Other objects, features and advantages of the present invention will be apparent from the following detailed description of preferred embodiments thereof when taken in conjunction with the accompanying drawings, in which:
FIG. 1 is a schematic representaiton of an example of the structure of a reinforced optical fiber of this invention; and
FIG. 2 is a schematic representation of an apparatus for carrying out the method according to this invention for producing the reinforced optical fiber.
A single-core cord of optical fiber of the invention includes a primary coating of silicone rubber covering an optical fiber and a secondary coating formed on the primary coating. The secondary coating has a three-layer structure comprising a reinforcing inner layer which is composed of longitudinally arranged fibers and cured non-styrene resin binder, a reinforcing outer layer of fiber-reinforced cured styrene resin and a surface layer of thermoplastic resin. The outer layer and the surface layer are intimately bonded together with an anchoring effect. A feature of the structure resides in that the reinforcing inner layer is interposed between the primary coating or buffer layer of silicon rubber and the FRP layer made of styrene resin and fibers. The reinforcing inner layer is formed by binding filaments attached longitudinally to the buffer layer with the non-styrene resin. Not only does the additional reinforcing inner layer improve crushing resistance, but also it keeps low an increase of transmission loss.
A method of the invention comprises the following steps. First, reinforcing fiers are longitudinally arranged on a primary coating or buffer layer of silicone rubber which covers an optical fiber, and are then impregnated with a curable resin material, typically thermosetting resin, containing non-styrene monomer. The optical fiber thus coated is passed through a narrow squeezing die. It is further covered with a layer composed of reinforcing fibers and curable resin material containing styrene monomers and is passed through a squeezing die of predetermined diameter. This FRP layer is then covered with a molten thermoplastic resin which is in turn cooled. Thereafter, the product is heated to harden the curable resin materials, thereby forming the secondary layer of laminated structure. A feature of the method resides in that the reinforcing inner layer directly covering the buffer layer is formed by the steps of longitudinally attaching dry filaments to the buffer layer and then impregnating the filaments with the curable resin.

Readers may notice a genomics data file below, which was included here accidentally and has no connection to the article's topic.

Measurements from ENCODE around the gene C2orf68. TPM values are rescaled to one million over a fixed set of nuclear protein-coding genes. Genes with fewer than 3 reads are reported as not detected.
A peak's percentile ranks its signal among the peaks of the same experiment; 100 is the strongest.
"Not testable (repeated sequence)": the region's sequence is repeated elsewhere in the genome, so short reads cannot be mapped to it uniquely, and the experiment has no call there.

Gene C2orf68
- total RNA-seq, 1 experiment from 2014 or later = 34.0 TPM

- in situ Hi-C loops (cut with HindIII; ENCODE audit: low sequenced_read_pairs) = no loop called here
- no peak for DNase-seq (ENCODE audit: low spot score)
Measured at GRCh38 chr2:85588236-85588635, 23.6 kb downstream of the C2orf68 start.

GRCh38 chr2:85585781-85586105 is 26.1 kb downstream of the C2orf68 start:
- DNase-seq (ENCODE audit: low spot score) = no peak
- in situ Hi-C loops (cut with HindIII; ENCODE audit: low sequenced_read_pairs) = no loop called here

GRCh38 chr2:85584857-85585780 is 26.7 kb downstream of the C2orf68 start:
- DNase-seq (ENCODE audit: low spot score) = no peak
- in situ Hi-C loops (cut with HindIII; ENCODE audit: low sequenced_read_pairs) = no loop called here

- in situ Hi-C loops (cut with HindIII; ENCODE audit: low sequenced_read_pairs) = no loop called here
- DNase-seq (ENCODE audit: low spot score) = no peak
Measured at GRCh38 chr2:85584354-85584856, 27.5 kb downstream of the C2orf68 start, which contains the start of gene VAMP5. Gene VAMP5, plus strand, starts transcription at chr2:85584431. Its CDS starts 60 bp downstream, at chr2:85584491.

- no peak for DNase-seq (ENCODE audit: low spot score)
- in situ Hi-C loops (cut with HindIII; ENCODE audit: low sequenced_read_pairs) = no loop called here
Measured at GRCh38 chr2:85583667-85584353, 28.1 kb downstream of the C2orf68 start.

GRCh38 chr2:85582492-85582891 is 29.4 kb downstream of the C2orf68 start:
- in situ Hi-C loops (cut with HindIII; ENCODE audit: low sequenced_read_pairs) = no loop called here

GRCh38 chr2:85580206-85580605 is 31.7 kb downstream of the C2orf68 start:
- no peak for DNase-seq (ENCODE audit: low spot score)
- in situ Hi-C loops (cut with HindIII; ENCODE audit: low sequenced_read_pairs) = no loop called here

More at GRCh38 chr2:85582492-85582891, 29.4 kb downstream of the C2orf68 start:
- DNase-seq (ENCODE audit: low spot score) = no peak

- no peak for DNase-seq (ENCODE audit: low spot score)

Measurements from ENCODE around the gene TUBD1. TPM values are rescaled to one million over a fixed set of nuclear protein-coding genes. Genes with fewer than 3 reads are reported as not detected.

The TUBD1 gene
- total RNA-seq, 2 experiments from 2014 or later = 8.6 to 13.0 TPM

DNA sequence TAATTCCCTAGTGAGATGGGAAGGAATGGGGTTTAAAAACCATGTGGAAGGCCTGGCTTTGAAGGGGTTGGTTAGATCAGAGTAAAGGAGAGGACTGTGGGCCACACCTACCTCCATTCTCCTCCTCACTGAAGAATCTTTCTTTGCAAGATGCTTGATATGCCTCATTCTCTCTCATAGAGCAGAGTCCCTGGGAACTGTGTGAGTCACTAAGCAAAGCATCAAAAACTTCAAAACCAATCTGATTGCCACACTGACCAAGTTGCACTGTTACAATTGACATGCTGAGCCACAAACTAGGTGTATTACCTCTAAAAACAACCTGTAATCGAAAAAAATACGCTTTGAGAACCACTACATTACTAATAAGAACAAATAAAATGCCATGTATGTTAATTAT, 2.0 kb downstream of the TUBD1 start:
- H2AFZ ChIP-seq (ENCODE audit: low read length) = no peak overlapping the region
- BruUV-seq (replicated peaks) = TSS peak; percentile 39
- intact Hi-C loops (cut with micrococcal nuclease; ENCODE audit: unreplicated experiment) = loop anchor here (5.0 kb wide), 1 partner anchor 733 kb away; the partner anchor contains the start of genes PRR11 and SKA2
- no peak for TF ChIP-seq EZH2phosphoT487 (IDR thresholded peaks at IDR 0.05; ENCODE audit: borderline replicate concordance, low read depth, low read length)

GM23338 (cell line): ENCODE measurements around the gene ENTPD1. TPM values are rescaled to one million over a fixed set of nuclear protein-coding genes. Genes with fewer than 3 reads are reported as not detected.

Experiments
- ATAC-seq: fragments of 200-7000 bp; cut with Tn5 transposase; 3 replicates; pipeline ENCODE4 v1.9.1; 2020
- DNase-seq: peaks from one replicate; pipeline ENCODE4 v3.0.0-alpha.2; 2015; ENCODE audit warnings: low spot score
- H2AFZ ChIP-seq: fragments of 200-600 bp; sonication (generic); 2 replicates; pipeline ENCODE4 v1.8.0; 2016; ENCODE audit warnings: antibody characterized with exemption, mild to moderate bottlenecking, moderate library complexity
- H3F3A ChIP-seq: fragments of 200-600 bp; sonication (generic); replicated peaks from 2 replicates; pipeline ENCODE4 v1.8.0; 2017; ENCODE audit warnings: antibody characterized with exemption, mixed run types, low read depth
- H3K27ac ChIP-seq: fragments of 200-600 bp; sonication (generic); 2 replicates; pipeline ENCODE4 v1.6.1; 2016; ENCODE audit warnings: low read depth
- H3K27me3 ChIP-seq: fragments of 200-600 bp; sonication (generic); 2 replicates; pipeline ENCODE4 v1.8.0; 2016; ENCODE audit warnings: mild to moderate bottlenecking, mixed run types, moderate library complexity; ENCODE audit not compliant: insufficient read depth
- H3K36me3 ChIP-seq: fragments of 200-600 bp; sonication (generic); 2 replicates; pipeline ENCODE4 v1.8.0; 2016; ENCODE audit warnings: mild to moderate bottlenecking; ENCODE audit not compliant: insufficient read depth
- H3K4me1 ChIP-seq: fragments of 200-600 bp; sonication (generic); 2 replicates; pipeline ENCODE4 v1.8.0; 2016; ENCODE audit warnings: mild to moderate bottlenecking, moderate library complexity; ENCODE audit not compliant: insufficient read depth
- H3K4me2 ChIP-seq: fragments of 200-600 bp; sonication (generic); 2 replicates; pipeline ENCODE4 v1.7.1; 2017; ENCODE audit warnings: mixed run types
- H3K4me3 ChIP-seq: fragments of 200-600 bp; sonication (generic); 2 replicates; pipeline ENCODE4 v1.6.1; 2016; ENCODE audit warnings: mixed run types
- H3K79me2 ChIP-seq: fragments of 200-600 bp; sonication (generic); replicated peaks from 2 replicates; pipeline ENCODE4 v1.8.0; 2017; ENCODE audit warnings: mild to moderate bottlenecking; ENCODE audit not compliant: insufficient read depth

If it was only necessary to protect the buffer layer of silicone rubber from the migration of styrene monomer, this would be achieved by simply providing an inner layer made of non-styrene resin that will check the migration. However, this has a disadvantage that the resin shrinks upon curing, applying side pressure to the buffer layer, with the result that the transmission loss of the optical fiber reaches about 0.3 dB/km. This disadvantage can be overcome when the reinforcing inner layer is formed by attaching filaments longitudinally to the buffer layer and then impregnating them with non-styrene resin.
Also, if a non-styrene resin layer (without reinforcement) would be merely interposed between the buffer layer of silicone rubber and the RFP layer of styrene resin matrix, the product would have insufficient crushing resistance because the roving filaments surrounding the optical fiber longitudinally would not be uniformly distributed. A better result is obtained when the FRP layer is doubled.
According to the method of this invention, dry filaments (not impregnated) are attached longitudinally to the buffer layer and the resulting assembly is passed through a resin vessel in a short time and then through a squeezing die to form a thin layer. This method is advantageous over the conventional one in which previously impregnated filaments are longitudinally attached to the buffer layer and then the resulting assembly is passed thorugh a squeezing die. The disadvantages of the conventional method are that the filaments are often broken during squeezing and the resin matrix is densified near the surface of the silicone rubber layer by squeezing. The densified resin shrinks upon curing to apply side pressure to the optical fiber element, thus increasing the transmission loss.